The order, if well implemented, will enhance increased participation of local firms in the economy
Barely nine months after directing all ministries, departments and agencies (MDAs) to give preference to local manufacturers of goods and services in their procurement processes, President Muhammadu Buhari last week signed another executive order aimed at steering the nation away from foreign dependence. Aside emphasising preference for Nigerian companies and firms in the award of contracts, the latest order is expected to also promote local content in the application of science, technology and innovation towards “achieving Nigeria’s developmental goals across all sectors of the nation’s economy.”
For sure, Nigeria is not doing anything dramatically different. Every country adopts a local content policy and strategies to grow its economy. And if implemented, there is no doubt that the nation will reap bountifully from the new measures. But the challenge has always been with the enforcement of our laws. Indeed, the order only reinforces and broadens the Nigerian Content Law of 2010 in the oil and gas sector of the economy. Even though some indigenous oil companies are now playing significant roles and in the process building local skills, there is still much more to do to realise the objectives behind the law.
It is noteworthy that some of the local oil firms are now big enough to run on their own steam with the technical know-how that allow them to buy assets in the oil and gas industry, and manage their resources. Some of them are also into the exploration and production as well as fabrication, engineering, and marine transportation. It is therefore commendable that item four of the latest executive order bars the Ministry of Interior from giving visas to foreign workers whose skills are readily available in Nigeria. This is where the abuse is located to the detriment of our people.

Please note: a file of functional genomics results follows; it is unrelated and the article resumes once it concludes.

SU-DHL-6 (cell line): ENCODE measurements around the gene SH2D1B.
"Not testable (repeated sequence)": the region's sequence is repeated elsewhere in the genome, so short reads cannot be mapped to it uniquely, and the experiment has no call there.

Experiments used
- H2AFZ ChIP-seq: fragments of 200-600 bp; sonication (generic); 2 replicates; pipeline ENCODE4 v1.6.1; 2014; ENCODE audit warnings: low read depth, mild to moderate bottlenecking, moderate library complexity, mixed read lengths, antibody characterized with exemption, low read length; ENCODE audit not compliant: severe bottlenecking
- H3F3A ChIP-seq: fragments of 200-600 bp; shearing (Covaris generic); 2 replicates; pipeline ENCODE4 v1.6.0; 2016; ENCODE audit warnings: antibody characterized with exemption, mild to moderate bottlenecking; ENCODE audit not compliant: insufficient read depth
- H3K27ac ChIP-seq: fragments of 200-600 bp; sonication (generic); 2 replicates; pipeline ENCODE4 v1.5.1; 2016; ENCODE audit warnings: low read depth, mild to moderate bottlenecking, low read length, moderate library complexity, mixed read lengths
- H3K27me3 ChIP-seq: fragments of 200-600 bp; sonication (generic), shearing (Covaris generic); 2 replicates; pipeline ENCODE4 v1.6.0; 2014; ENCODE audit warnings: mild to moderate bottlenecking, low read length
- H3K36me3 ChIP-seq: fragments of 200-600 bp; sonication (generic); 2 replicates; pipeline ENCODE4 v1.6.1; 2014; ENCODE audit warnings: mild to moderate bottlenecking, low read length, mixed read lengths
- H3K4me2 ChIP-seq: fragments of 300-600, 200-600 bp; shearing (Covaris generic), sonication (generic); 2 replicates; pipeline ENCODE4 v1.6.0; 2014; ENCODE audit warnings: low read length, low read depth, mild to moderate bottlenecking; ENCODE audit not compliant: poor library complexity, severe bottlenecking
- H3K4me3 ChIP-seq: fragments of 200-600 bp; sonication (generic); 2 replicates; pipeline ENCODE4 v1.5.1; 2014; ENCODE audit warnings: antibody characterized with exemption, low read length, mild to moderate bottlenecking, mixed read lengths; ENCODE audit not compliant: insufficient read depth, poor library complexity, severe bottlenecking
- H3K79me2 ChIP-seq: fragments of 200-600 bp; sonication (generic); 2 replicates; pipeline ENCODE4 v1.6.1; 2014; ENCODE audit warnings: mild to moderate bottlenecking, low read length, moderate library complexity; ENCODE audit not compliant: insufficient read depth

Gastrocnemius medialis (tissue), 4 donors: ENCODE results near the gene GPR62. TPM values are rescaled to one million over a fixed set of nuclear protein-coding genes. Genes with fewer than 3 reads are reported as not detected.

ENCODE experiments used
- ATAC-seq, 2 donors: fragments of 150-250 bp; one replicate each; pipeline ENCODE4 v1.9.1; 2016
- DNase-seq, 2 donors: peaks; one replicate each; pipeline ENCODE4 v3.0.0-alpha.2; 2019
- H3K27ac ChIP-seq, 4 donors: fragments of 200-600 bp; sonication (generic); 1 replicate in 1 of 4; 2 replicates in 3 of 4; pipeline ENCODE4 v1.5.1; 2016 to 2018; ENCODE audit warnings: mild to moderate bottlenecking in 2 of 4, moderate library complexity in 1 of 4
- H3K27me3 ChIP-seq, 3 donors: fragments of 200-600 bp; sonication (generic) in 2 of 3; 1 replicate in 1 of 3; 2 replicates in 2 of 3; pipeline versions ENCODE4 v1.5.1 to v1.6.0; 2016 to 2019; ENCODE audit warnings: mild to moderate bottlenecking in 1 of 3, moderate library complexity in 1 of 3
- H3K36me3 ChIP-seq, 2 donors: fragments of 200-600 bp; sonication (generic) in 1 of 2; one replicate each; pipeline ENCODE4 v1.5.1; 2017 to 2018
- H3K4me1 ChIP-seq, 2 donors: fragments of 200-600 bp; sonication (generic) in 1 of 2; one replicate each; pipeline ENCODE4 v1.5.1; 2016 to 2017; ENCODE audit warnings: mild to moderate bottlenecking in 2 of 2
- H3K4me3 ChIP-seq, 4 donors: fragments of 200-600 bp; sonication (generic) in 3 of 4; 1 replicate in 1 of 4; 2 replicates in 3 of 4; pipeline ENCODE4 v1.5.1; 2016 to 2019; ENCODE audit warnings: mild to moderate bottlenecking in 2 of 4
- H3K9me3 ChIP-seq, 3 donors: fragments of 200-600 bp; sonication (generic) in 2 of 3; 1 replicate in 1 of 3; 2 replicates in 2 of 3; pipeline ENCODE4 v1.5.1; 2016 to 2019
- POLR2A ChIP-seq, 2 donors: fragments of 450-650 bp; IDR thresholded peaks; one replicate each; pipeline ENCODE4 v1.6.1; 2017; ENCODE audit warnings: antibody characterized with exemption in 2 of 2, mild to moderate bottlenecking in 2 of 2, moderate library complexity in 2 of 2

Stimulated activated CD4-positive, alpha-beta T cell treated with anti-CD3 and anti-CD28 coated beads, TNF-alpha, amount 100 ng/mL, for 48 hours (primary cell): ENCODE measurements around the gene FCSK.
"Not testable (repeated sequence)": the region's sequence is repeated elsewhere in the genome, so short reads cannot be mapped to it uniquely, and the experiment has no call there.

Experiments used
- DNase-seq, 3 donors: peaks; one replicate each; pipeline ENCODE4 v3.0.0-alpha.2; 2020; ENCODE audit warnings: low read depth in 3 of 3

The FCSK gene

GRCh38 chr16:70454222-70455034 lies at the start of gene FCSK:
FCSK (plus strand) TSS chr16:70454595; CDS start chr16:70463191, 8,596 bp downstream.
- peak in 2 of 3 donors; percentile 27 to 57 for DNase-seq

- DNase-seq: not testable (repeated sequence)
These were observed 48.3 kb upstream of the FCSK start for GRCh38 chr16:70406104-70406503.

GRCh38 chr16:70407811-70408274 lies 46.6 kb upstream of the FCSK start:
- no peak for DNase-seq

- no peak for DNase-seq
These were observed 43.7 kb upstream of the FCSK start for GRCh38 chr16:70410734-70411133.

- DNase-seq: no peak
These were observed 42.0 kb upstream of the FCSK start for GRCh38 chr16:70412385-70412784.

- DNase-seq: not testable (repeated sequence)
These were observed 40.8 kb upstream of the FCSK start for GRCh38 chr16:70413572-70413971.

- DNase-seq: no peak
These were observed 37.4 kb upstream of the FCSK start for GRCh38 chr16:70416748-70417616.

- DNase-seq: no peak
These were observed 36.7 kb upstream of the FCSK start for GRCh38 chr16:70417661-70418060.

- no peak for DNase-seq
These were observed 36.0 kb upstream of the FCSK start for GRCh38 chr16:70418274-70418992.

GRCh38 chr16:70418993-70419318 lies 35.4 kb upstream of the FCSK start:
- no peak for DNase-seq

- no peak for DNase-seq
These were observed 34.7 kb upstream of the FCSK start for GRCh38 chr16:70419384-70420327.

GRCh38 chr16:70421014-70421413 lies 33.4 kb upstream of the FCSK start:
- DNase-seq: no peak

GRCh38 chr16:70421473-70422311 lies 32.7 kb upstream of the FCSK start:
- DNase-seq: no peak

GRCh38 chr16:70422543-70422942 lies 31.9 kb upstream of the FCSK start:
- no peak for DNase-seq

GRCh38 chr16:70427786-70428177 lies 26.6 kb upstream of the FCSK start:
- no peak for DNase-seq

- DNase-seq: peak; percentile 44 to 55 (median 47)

However, by the time the MDAs begin to engage indigenous professionals in the planning, design and execution of national security projects and other related issues, as directed by the new order, the socio-economic impact on the nation will be all-embracing. Similarly, the new executive order, if properly enforced, will enhance increased participation of local indigenous firms in science and engineering-related field and increasingly build up their capacity in terms of manpower and infrastructure, all to the wellbeing of the nation.
Of particular significance is the inclusion in the executive order that consideration shall only be given to a foreign professional, “where it is certified by the appropriate authority that such expertise is not available in Nigeria.’’ This is the discretionary power that is at the heart of the problem. All over the country today, there are numerous “expatriates” from several countries who are no better than certificated illiterates, but were granted express entries and work permits by dubious and corrupt immigration officials.
It is even more painful that many of these so-called “expatriates” learn the rudiments of what they are employed to do from Nigerians who are at the rung of the ladder. This is particularly disheartening because the country has professionals in almost every field who can stand their own, but ironically walking the street for lack of employment. Thus, an effective implementation of the order will ease, no matter how little, the unemployment burden on the nation.
Therefore, all factors considered, we endorse the executive order because we believe that if faithfully implemented, it will enhance increased participation of local firms in the economy, create more job openings and minimise capital flight. It will also serve as another conscious step by the government to protect an important segment of the society and empower them to pull out of poverty. But this is only possible if government does the needful – by enforcing and implementing the new order to the letter.